The procedure finds all triangles (with the fulfillment of all conditions above), for which the lengths of the two sides are in the range  N1 .. N2 . The left side of the range is an optional parameter (by default  N1=5). It is not recommended to take the length of the range more than 100, otherwise the operating time of the procedure will greatly increase. The procedure returns the list in which each triangle is represented by a list of  [list of coordinates of the vertices, area, radius of the inscribed circle, list of lengths of the sides]. Without loss of generality, one vertex coincides with the origin (obviously, by a shift it is easy to place it at any point).

The procedure works as follows: one vertex at the origin, then the other two must lie on circles with integer and different radii  x^2+y^2=r^2. Using  isolve  command, we find all integer points on these circles, and then in the for loops we select the necessary triangles.

 >
 > restart; HeronianTriangles:=proc(N2::posint,N1::posint:=5) local k, r, S, L, Ch, Dist, IsOnline, c, P, p, A, B, C, a, b, s, ABC, cc, s1, T ; uses combinat, geometry; if N2=N1" fi; if N2<34 then return [] fi; k:=0: for r from max(N1,5) to N2 do S:=[isolve(x^2+y^2=r^2)]; if nops(S)>4 then k:=k+1; L[k]:=select(s->s[1]<>0 and s[2]<>0,map(t->rhs~(convert(t,list)), S)); fi; od: L:=convert(L, list): if type(L[1],symbol) then return [] fi; Ch:=combinat:-choose([\$1..nops(L)], 2): Dist:=(A::list,B::list)->simplify(sqrt((A[1]-B[1])^2+(A[2]-B[2])^2)); IsOnline:=(A::list,B::list)->`if`(A[1]*B[2]-A[2]*B[1]=0, true, false); k:=0: for c in Ch do for A in L[c[1]] do for B in L[c[2]] do if not IsOnline(A,B) and nops({A[],B[]})=4 then if type(Dist(A,B),posint) then  k:=k+1; P[k]:=[A,B] fi; fi; od: od: od: P:=convert(P, list): if type(P[1],symbol) then return [] fi; k:=0: for p in P do point('A',0,0), point('B',p[1]), point('C',p[2]); a:=simplify(distance('A','B')); b:=simplify(distance('A','C')); c:=simplify(distance('B','C')); s:=sort([a,b,c]); s1:={a,b,c}; triangle(ABC,['A','B','C']); incircle(cc,ABC); r:=radius(cc); if type(r,integer) and s[3]^2<>s[1]^2+s[2]^2 and nops(s1)=3 then k:=k+1; T[k]:=[[[0,0],p[]],area(ABC),r, [a,b,c]] fi; od: T:=convert(T,list); if type(T[1],symbol) then return [] fi; T; end proc:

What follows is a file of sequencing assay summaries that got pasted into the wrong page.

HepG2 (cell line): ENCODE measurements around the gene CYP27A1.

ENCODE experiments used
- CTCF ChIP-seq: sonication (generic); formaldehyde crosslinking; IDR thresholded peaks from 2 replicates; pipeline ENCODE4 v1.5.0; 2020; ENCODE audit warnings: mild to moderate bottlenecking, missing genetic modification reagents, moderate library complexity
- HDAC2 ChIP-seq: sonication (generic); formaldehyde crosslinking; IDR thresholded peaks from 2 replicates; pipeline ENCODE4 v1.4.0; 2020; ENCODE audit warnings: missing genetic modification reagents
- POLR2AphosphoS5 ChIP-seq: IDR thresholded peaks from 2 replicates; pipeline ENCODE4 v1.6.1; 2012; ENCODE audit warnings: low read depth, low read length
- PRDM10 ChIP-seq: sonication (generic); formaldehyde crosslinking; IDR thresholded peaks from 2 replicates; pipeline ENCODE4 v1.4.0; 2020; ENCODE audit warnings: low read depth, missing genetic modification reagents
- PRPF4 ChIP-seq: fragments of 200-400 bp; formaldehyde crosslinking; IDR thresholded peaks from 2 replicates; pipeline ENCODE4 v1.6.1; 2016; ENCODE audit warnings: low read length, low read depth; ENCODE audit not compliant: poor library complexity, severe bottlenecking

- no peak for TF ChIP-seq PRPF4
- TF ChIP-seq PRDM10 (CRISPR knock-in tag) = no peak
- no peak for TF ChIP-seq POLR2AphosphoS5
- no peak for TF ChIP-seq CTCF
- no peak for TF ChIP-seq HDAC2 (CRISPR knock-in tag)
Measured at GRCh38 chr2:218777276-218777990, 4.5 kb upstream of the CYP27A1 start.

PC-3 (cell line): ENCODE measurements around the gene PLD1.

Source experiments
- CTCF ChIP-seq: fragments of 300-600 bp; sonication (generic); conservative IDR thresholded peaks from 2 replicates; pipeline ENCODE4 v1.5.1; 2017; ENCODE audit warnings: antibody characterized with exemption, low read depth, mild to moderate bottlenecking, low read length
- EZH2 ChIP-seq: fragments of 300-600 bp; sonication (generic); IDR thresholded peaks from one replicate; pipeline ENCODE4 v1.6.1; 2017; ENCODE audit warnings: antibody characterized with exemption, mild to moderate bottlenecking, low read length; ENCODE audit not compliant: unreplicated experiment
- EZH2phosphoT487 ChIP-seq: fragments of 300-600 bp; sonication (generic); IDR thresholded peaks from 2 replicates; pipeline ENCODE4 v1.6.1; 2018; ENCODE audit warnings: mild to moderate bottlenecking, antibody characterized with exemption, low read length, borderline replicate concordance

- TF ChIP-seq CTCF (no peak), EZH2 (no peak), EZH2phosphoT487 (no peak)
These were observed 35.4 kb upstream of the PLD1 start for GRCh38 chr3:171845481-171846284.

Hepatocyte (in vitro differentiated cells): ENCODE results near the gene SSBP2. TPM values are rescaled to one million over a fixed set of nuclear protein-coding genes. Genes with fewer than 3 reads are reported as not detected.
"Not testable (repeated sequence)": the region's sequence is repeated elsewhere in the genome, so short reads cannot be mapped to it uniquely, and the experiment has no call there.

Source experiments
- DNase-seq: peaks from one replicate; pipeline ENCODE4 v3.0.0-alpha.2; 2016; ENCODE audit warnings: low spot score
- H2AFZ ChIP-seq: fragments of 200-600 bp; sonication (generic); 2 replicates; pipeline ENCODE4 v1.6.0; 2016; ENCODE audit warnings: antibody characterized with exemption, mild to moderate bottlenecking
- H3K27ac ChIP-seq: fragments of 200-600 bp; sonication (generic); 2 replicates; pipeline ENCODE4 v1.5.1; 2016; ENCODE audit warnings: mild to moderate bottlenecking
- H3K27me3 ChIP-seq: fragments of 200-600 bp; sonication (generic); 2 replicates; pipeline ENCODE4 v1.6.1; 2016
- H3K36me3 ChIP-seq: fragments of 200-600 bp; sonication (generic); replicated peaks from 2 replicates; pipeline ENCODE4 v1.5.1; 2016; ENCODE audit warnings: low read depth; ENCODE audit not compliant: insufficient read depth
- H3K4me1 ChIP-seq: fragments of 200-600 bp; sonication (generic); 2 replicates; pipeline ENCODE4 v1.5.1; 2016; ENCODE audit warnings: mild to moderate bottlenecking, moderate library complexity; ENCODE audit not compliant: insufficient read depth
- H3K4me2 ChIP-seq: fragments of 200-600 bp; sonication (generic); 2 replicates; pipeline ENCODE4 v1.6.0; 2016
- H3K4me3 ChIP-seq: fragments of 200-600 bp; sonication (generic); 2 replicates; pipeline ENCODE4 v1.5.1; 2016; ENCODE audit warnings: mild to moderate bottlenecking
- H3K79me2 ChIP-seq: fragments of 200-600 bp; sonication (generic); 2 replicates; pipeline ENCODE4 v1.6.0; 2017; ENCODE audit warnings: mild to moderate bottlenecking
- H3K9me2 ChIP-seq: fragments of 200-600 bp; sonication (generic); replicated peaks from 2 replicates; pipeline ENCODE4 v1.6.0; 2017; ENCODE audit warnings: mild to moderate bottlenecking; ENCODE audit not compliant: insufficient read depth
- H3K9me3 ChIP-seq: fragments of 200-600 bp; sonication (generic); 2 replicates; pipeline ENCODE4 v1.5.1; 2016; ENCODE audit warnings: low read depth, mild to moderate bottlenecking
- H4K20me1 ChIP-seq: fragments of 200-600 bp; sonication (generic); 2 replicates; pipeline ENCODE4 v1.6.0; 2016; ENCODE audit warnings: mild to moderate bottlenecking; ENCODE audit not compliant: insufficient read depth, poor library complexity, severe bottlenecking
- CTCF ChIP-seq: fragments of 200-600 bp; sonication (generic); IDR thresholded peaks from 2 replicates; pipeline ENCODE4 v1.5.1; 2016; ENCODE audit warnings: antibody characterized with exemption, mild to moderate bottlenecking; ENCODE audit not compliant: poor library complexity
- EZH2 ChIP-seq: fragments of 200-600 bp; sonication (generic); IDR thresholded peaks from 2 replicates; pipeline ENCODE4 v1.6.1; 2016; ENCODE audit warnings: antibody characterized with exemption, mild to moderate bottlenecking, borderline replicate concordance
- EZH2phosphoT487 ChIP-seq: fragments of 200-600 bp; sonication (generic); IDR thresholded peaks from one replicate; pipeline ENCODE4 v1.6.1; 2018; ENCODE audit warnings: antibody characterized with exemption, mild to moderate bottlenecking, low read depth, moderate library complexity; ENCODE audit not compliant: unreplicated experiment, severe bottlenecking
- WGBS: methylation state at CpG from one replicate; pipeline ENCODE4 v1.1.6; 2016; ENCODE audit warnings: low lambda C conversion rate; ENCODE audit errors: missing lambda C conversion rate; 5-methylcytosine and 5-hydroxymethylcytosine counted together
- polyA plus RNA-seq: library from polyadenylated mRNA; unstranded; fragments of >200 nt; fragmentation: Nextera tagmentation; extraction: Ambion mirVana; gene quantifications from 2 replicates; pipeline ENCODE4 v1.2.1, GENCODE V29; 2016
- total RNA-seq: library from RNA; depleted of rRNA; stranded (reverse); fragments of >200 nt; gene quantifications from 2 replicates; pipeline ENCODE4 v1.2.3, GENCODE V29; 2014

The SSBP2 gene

Examples of use of the procedure  HeronianTriangles

 > T:=HeronianTriangles(100): # All the Geronian triangles, whose lengths of two sides do not exceed 100 nops(T);
 (1)
 > Tp:=select(p->p[1,2,1]>0 and p[1,2,2]>0 and p[1,3,1]>0 and p[1,3,2]>0, T);
 (2)
 > Tr:=map(p->p+[2,1],Tp[1,1]); with(geometry): point(A,Tr[1]), point(B,Tr[2]), point(C,Tr[3]): triangle(ABC,[A,B,C]): simplify(distance(A,B)), simplify(distance(A,C)), simplify(distance(B,C)); local O: incircle(c,ABC, centername=O): draw([A,B,C, ABC, c(color=blue)], color=red, thickness=2, symbol=solidcircle, tickmarks = [spacing(1)\$2], gridlines, scaling=constrained, view=[0..31,0..33], size=[800,550], printtext=true, font=[times, 18], axesfont=[times, 10]);

Examples of triangles with longer sides

 > T:=HeronianTriangles(1000,980):  # All the Geronian triangles, whose lengths of two sides lie in the range  980..1000 nops(T);
 (3)
 > Tp:=select(p->p[1,2,1]>0 and p[1,2,2]>0 and p[1,3,1]>0 and p[1,3,2]>0, T);  # Triangles lying in the first quarter x>0, y>0 nops(%);
 (4)
 >

Download Integer_Triangle1.mw

Edit.

Carpet of Baron Munchausen...

Maple

I accidentally stumbled on this problem in the list of tasks for mathematical olympiads. I quote its text in Russian-English translation:

"The floor in the drawing room of Baron Munchausen is paved with the identical square stone plates.
Baron claims that his new carpet (made of one piece of a material ) covers exactly 24 plates and
at the same time each vertical and each horizontal row of plates in the living room contains
exactly 4 plates covered with carpet. Is not the Baron deceiving?"

At first glance this seems impossible, but in fact the Baron is right. Several examples can be obtained simply by hand, for example